An AICPA task force is evaluating how these key guidelines for tax practices need to be updated to account for changes in technology and law.
Tax Ethics & Standards
Knowing when this key protection does not apply is just as important for tax practitioners as knowing when it does.
While taxpayers have no duty to correct an error or omission in a filed return, practitioners must inform them of the consequences.
From rental property expenses to worker classification to offers in compromise, the list of areas where tax practitioners must exercise due diligence keeps growing.
By providing documented due diligence, practitioners can explain why they took the position and show they used reasonable care when determining the position was appropriate.
For the first time since 2004, the IRS has updated the list of private delivery services (PDSs) that qualify under the mailbox rule of Sec. 7502.
This article highlights situations when a tax accountant needs to recognize that it’s time to call in legal counsel.
The new rules aim to prevent PTIN holders who are under investigation from learning that they have been identified as suspects or are the subject of an investigation.
The recently revised AICPA Code of Professional Conduct includes a new Confidential Client Information Rule under Section 1.700.001, which expands the guidance on maintaining the confidentiality of client information.
The AICPA urged Rep. Paul Ryan, the new chair of the House Ways and Means Committee, to follow the AICPA’s principles of good tax policy to guide tax reform.
The Treasury Inspector General for Tax Administration said in Rep’t No. 2014-40-056 that its audit indicated the IRS does not timely process complaints it receives against tax return preparers.
Verification through records checks and authentication questions may risk clients’ data security and be impractical for some.
An unenrolled preparer program is an “end run” around an adverse court decision, the Institute says. The AICPA filed suit in the U.S. District Court for the District of Columbia in July, asking the court to halt the IRS’s recently introduced Annual Filing Season Program. The AICPA’s three-count complaint asks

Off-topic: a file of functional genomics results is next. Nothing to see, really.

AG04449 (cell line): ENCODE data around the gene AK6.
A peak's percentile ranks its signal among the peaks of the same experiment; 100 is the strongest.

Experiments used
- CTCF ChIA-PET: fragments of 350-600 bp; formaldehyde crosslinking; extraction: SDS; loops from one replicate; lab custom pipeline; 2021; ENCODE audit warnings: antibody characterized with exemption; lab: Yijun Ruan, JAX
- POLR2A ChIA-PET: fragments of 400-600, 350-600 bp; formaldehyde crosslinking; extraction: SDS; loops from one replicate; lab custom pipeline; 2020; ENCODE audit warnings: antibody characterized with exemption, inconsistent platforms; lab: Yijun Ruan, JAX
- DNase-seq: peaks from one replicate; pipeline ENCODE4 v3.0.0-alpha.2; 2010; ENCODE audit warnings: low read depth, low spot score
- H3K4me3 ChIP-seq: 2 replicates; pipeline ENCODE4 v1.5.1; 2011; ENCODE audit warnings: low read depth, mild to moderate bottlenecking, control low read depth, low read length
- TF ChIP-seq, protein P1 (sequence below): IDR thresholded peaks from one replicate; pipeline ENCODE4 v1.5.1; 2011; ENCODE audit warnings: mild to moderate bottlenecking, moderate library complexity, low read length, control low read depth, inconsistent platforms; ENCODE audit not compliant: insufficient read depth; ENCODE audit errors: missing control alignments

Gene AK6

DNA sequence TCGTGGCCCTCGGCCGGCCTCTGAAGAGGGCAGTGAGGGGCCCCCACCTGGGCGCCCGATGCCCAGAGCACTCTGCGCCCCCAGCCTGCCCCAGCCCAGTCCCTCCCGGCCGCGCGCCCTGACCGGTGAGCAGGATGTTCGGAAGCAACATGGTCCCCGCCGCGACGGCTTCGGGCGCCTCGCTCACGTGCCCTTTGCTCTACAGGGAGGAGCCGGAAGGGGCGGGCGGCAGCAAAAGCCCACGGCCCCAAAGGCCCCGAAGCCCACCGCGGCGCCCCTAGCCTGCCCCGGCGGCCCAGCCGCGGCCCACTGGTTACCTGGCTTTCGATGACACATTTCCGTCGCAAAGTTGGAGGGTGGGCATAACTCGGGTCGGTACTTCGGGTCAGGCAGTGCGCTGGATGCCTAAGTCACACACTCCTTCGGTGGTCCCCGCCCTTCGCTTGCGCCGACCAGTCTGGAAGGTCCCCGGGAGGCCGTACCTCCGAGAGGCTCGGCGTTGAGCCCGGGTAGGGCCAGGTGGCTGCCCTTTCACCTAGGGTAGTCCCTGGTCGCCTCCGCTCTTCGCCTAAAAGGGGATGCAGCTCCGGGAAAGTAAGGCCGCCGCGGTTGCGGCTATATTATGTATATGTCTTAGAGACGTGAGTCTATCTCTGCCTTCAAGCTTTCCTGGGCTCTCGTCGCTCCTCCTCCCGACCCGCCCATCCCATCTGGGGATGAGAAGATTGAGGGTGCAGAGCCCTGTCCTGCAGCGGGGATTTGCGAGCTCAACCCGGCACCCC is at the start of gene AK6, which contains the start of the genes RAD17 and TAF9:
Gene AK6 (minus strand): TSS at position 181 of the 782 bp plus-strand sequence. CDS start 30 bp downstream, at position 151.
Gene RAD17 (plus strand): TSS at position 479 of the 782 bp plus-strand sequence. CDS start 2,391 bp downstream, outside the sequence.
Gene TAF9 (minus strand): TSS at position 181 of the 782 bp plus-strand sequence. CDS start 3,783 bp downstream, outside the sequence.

On Tuesday, the IRS’s Office of Professional Responsibility (OPR) issued a bulletin clarifying when corporate officers or employees must have a valid power of attorney in order to represent the company before the IRS (OPR Bulletin 2014-12). The bulletin also discusses how the existence of a power of attorney may
Two CPAs have filed suit in the U.S. district court for the District of Columbia, asking the court to stop the IRS from charging fees for issuing preparer tax identification numbers (PTINs), to obtain refunds of fees paid in the past, and to enjoin the IRS from asking for more
After failing to win court approval for its mandatory tax return preparer regulation program, the IRS introduced a voluntary certification program to take its place.
The AICPA filed suit in the U.S. District Court for the District of Columbia on Tuesday, asking the court to halt the IRS’s recently introduced Annual Filing Season Program. The AICPA’s three-count complaint asks the court to declare the rule implementing the program unlawful and stop its operation. The Annual
On Monday, the IRS published guidance introducing its new, voluntary Annual Filing Season Program, which permits tax preparers who are not CPAs, attorneys, or enrolled agents to complete tax education requirements and receive a certificate, called a Record of Completion (Rev. Proc. 2104-42). (For prior coverage, see “IRS Reveals Details
On Thursday, the IRS announced that it will soon introduce a voluntary program for tax return preparers called the Annual Filing Season Program (IR-2014-75). This program will permit return preparers to obtain a record of completion when they voluntarily complete 18 hours of continuing education, including a six-hour refresher course
The AICPA on Tuesday sent a 14-page letter to the IRS, expressing its strong concerns that a proposed IRS voluntary certification program for unenrolled tax return preparers “would cause significant legal problems that may ultimately frustrate the IRS’s goals, confuse the public, and lead to litigation.” The IRS is expected